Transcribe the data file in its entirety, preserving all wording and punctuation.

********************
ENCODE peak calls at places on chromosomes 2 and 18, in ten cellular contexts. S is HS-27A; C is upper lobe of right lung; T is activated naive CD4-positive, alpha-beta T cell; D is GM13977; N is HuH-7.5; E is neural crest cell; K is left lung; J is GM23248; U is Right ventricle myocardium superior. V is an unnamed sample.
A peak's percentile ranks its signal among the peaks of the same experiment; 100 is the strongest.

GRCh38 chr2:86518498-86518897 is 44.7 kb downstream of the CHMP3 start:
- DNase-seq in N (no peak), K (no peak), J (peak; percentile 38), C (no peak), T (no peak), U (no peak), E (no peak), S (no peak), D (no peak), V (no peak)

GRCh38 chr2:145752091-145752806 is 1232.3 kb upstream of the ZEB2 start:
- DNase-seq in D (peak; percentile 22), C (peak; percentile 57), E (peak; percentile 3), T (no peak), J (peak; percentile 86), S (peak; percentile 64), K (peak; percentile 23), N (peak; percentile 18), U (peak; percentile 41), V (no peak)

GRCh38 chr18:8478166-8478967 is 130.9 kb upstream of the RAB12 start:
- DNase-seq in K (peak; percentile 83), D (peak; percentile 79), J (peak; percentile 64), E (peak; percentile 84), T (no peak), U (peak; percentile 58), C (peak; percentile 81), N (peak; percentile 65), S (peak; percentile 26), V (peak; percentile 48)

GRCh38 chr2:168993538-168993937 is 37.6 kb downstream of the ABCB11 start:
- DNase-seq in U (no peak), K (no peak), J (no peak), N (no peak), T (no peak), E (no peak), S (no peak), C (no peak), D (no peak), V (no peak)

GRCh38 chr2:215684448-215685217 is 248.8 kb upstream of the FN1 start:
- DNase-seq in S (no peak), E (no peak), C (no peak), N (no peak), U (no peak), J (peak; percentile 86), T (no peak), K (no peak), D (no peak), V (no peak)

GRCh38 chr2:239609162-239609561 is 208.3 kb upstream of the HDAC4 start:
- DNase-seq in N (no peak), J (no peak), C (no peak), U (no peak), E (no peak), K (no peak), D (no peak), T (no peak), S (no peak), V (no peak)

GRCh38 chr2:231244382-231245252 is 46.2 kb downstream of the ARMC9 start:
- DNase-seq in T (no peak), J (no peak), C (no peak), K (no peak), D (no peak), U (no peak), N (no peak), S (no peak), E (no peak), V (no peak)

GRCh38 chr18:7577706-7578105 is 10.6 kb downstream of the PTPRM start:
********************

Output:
ENCODE peak calls at places on chromosomes 2 and 18, in ten cellular contexts. S is HS-27A; C is upper lobe of right lung; T is activated naive CD4-positive, alpha-beta T cell; D is GM13977; N is HuH-7.5; E is neural crest cell; K is left lung; J is GM23248; U is Right ventricle myocardium superior. V is an unnamed sample.
A peak's percentile ranks its signal among the peaks of the same experiment; 100 is the strongest.

GRCh38 chr2:86518498-86518897 is 44.7 kb downstream of the CHMP3 start:
- DNase-seq in N (no peak), K (no peak), J (peak; percentile 38), C (no peak), T (no peak), U (no peak), E (no peak), S (no peak), D (no peak), V (no peak)

GRCh38 chr2:145752091-145752806 is 1232.3 kb upstream of the ZEB2 start:
- DNase-seq in D (peak; percentile 22), C (peak; percentile 57), E (peak; percentile 3), T (no peak), J (peak; percentile 86), S (peak; percentile 64), K (peak; percentile 23), N (peak; percentile 18), U (peak; percentile 41), V (no peak)

GRCh38 chr18:8478166-8478967 is 130.9 kb upstream of the RAB12 start:
- DNase-seq in K (peak; percentile 83), D (peak; percentile 79), J (peak; percentile 64), E (peak; percentile 84), T (no peak), U (peak; percentile 58), C (peak; percentile 81), N (peak; percentile 65), S (peak; percentile 26), V (peak; percentile 48)

GRCh38 chr2:168993538-168993937 is 37.6 kb downstream of the ABCB11 start:
- DNase-seq in U (no peak), K (no peak), J (no peak), N (no peak), T (no peak), E (no peak), S (no peak), C (no peak), D (no peak), V (no peak)

GRCh38 chr2:215684448-215685217 is 248.8 kb upstream of the FN1 start:
- DNase-seq in S (no peak), E (no peak), C (no peak), N (no peak), U (no peak), J (peak; percentile 86), T (no peak), K (no peak), D (no peak), V (no peak)

GRCh38 chr2:239609162-239609561 is 208.3 kb upstream of the HDAC4 start:
- DNase-seq in N (no peak), J (no peak), C (no peak), U (no peak), E (no peak), K (no peak), D (no peak), T (no peak), S (no peak), V (no peak)

GRCh38 chr2:231244382-231245252 is 46.2 kb downstream of the ARMC9 start:
- DNase-seq in T (no peak), J (no peak), C (no peak), K (no peak), D (no peak), U (no peak), N (no peak), S (no peak), E (no peak), V (no peak)

GRCh38 chr18:7577706-7578105 is 10.6 kb downstream of the PTPRM start: